Trust no one: how zero trust secures enterprise networks
Data breaches are now the norm. This makes it critical for companies to deploy a zero trust framework to secure enterprise networks.
Traditional approaches to enterprise security don’t work. The current threat landscape requires businesses to adopt a variety of cutting-edge tools and technologies to avert a potential data breach.
The Marriott Hotels, for example, can’t seem to keep their brand out of the headlines. The hotel chain, which was already the victim of one of the biggest data breaches in history, fell victim to another within two years, exposing the personal information of about 5.2 million guests.
While the reasons remain unclear, their security protocols were obviously not up to the mark. For years, companies have relied on traditional networking security models that are no longer effective. In this scenario, if you add franchises and third-party vendors to the network, you’re asking for trouble.
However, when companies add a zero trust model, they’re better-placed to securing all access to enterprise applications, environments, and networks. But before we get any further, let’s define it.
What’s zero trust?
Zero trust is a security framework that’s based on the idea that organizations shouldn’t trust anyone. For example, if access attempts originate from inside or outside enterprise perimeters, protocols are implemented to verify any attempt to connect to the network before granting access.
If you look at Figure 1, you’ll notice that the traditional security model is a bit like an airport. Before you can head to the boarding gates, you need to first go through airport security.
In this scenario, for example, an officer will check your ID/passport, travel documents, and scan your luggage and your person for prohibited items. Once you clear immigration/security, you're free to wander around most parts of the airport, including other terminals, even if your flight gate is far from that location.
However, with zero trust, you will be restricted to walking to your boarding gate. If you attempt to veer off track, you'll be stopped by airport security.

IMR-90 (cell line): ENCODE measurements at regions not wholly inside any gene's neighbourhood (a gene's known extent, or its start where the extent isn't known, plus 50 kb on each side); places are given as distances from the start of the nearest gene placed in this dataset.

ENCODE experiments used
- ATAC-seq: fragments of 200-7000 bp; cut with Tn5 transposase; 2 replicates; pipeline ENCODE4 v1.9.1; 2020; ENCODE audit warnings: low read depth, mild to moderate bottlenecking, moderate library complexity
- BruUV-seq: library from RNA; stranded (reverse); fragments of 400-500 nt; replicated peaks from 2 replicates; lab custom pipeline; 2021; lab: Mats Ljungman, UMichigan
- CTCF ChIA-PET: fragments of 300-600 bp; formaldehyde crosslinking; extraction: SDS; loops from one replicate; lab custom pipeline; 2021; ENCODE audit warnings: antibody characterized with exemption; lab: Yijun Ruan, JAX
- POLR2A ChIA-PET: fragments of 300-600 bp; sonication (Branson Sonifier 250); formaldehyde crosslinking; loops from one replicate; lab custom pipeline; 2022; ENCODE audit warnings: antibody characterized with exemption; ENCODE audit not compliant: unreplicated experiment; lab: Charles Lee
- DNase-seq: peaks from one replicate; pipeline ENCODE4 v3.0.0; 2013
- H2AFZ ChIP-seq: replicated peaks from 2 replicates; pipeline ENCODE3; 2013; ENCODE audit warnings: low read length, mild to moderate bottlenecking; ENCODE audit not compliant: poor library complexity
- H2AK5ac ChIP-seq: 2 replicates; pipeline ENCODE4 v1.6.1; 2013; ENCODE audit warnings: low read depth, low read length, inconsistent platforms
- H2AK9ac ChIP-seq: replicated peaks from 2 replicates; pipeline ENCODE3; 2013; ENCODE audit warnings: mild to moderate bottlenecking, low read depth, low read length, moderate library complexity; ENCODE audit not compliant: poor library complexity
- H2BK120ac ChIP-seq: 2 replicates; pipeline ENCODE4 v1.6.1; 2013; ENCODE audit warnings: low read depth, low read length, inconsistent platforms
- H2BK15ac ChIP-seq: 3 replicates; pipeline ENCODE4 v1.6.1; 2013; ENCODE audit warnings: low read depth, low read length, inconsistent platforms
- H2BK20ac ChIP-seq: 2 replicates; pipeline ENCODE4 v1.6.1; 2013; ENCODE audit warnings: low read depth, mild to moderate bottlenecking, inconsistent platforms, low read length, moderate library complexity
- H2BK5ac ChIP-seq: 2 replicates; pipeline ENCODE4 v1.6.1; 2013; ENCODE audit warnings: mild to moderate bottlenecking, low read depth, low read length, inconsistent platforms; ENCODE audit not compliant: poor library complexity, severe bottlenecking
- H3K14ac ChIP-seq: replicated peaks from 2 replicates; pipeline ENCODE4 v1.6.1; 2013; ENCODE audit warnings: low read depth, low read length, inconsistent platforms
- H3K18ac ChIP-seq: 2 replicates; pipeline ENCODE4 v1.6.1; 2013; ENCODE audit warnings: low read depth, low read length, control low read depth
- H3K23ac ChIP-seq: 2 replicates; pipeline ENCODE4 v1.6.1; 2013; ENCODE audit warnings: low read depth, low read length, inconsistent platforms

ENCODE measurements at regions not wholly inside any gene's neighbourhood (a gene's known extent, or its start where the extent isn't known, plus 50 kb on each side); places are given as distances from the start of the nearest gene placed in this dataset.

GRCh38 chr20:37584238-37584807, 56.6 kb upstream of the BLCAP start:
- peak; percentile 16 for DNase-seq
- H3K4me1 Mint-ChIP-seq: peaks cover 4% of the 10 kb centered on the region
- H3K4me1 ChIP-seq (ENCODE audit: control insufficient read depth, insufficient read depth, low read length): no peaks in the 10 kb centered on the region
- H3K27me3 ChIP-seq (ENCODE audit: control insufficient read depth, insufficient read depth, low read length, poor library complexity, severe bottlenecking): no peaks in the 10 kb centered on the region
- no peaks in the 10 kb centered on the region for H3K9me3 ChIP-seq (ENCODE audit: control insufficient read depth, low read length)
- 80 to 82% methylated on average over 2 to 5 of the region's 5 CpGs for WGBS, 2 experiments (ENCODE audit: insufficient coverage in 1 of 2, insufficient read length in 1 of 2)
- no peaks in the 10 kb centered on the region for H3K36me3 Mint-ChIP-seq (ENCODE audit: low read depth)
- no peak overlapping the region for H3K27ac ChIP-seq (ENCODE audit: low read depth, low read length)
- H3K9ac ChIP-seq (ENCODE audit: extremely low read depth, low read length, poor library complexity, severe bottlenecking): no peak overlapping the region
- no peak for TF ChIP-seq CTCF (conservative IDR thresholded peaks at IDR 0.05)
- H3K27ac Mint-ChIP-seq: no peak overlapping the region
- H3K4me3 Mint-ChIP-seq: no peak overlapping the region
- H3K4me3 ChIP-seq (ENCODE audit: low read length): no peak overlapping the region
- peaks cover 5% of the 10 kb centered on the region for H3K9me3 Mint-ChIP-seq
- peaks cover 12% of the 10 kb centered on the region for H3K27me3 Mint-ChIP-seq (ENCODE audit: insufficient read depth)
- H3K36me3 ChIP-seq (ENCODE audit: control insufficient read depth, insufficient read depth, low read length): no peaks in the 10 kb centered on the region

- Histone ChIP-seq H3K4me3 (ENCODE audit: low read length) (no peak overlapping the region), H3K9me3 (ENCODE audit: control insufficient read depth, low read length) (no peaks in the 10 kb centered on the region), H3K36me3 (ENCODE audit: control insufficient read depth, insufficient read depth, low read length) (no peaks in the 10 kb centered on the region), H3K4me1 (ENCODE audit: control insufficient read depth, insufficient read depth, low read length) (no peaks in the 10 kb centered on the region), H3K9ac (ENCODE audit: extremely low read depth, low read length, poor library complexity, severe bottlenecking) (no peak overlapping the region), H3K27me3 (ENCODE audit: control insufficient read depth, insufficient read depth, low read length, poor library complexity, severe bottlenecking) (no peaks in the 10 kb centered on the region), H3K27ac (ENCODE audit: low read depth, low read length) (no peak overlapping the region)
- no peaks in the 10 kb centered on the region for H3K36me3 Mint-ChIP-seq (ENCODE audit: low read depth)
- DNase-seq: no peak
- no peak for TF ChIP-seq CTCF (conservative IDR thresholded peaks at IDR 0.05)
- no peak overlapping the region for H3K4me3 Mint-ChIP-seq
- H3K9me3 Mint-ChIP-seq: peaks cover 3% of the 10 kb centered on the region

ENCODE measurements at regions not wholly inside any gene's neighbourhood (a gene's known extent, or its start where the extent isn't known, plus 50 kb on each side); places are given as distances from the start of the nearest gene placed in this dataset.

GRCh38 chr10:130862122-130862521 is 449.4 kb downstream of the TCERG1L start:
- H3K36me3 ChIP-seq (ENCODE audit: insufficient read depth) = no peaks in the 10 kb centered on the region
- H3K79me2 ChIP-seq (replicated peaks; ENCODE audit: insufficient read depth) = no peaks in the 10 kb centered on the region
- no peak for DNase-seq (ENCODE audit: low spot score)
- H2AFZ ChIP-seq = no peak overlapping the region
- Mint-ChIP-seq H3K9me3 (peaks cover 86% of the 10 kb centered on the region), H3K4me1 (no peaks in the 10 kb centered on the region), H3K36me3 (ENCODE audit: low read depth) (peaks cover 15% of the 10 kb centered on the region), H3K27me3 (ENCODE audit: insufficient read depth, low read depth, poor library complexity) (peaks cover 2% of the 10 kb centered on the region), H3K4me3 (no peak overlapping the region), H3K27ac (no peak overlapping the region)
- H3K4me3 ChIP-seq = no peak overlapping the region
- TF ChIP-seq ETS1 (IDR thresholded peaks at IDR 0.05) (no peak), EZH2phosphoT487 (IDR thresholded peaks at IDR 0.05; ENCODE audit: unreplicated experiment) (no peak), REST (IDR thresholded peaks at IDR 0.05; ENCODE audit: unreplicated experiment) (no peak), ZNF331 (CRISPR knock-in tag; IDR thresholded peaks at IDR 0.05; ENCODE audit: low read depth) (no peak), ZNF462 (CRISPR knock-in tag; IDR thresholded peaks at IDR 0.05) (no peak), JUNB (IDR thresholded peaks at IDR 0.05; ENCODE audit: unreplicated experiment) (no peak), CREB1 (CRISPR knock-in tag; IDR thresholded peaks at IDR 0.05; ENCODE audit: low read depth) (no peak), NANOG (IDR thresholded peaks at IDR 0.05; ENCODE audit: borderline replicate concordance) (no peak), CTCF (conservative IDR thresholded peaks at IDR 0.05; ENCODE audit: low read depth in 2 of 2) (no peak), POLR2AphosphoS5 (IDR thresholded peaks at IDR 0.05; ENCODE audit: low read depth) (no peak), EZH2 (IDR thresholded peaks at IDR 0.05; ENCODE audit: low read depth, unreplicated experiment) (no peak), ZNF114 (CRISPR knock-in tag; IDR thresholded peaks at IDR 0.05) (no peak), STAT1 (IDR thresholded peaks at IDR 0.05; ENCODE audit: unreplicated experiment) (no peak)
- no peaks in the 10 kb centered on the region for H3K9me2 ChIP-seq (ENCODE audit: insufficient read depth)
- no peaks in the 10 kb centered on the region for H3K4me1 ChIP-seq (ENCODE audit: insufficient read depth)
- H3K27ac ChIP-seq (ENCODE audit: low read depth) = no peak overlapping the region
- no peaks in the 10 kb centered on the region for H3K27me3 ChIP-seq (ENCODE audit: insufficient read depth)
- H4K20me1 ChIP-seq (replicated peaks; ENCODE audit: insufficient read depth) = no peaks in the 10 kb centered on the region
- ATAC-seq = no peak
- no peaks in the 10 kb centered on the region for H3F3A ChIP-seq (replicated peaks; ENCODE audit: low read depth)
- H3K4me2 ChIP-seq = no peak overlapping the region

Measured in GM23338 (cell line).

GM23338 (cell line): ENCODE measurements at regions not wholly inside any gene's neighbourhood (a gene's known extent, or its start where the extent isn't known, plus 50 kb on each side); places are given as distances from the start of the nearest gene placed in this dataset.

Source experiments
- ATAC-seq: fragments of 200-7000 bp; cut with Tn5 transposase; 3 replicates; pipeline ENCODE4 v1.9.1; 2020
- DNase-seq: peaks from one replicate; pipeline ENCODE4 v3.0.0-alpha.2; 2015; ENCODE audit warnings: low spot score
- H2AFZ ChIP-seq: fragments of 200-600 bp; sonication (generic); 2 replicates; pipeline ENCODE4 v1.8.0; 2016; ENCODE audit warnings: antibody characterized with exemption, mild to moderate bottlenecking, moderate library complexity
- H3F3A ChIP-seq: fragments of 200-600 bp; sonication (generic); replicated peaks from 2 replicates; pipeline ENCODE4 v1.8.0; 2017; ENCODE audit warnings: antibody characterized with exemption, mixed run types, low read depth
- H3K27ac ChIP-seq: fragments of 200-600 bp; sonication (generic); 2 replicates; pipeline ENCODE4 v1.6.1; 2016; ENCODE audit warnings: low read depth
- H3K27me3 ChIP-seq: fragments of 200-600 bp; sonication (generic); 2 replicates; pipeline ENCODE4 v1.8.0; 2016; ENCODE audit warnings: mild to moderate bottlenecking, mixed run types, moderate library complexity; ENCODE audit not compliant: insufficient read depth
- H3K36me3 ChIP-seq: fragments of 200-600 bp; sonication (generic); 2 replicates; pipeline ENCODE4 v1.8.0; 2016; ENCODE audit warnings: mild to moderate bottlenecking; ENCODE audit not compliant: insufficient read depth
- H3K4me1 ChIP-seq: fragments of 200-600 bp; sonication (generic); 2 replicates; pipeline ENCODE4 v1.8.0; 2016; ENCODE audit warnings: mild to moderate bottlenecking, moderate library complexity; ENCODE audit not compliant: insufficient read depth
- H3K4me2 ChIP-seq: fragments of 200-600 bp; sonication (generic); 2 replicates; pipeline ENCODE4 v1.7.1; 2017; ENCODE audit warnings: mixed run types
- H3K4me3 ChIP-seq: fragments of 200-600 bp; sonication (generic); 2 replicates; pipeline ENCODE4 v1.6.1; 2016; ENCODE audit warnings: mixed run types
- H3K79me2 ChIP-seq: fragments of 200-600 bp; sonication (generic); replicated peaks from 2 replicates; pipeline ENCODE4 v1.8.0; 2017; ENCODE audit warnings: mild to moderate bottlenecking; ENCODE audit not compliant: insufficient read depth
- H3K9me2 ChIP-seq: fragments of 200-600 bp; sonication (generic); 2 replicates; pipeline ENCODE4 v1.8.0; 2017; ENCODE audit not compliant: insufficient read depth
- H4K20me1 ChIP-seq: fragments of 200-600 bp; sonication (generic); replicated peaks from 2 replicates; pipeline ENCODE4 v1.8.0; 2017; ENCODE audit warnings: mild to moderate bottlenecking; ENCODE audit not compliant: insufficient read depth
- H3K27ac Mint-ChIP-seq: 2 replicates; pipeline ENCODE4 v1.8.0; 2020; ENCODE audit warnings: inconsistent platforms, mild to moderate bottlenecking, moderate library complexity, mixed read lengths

Getting back to enterprise networks, zero trust is a design that deploys micro-perimeters around specific data or assets. In this scenario, more-granular rules can be enforced to prevent unauthorized access, contain breaches, and minimize the risk of a hacker's lateral movement through your network.
You can say it’s a security framework that also solves the “flat network” issue that allows threat actors to move around corporate networks undetected.
The zero trust framework also provides access for employees no matter where they’re connecting from but with predefined defensive layers. This approach is ideal for the current Work From Home initiatives brought on by the COVID-19 pandemic.
How does zero trust work?
When you enforce a zero trust approach on your network, you always assume that the network is under attack or that something suspicious is going on. Furthermore, you also believe that there are still multiple internal and external threats to the network.
Every user, device, and application on the enterprise network is supported by strong identity authentication (or user verification via authentication) before awarding access. In this scenario, network locality doesn’t automatically equal trust.
Zero trust is also built on the foundation of micro-segmentation. It follows and enforces a “least privileges rule” where staff members are only provided access to areas and information they need to do their job.
You can also add a signal-based approach to add another layer of security. For example, you can analyze the users’ accessibility patterns and determine potential signals for risk. So whenever a user breaks the pattern, you will be alerted to the risk (or threat).
Such events can be the result of working from home and accessing the network in the middle of the night. Or it can be the result of compromised credentials or a hacked device.
The zero trust framework leverages many technologies, including but not limited to:
- Identity and Access Management (IAM)
- Network Access Control (NAC)
- Multi-Factor Authentication (MFA)
- Policy enforcement engines
- Policy orchestration
- Role-Based Access Control (RBAC)
- Scoring and file system permissions
Zero trust and encryption
Cybersecurity is an ongoing undertaking. There isn’t a foolproof turnkey solution that businesses can purchase and then forget about. While zero trust will go a long way to secure enterprise networks, you should still take steps to encrypt enterprise data, especially sensitive data like customer information.
For example, the only positive to come out of the 2018 Marriott Hotels data breach (where the details of 383 million guests were stolen) is the fact that the credit card data of 8.6 million customers was encrypted and therefore rendered meaningless to the hackers.
As digital transformation goes through another phase of acceleration (driven by remote working), technology leaders must adopt a strategic approach where security always comes first.
Do you want to secure your cloud infrastructure with zero trust protocols? Request a call back now.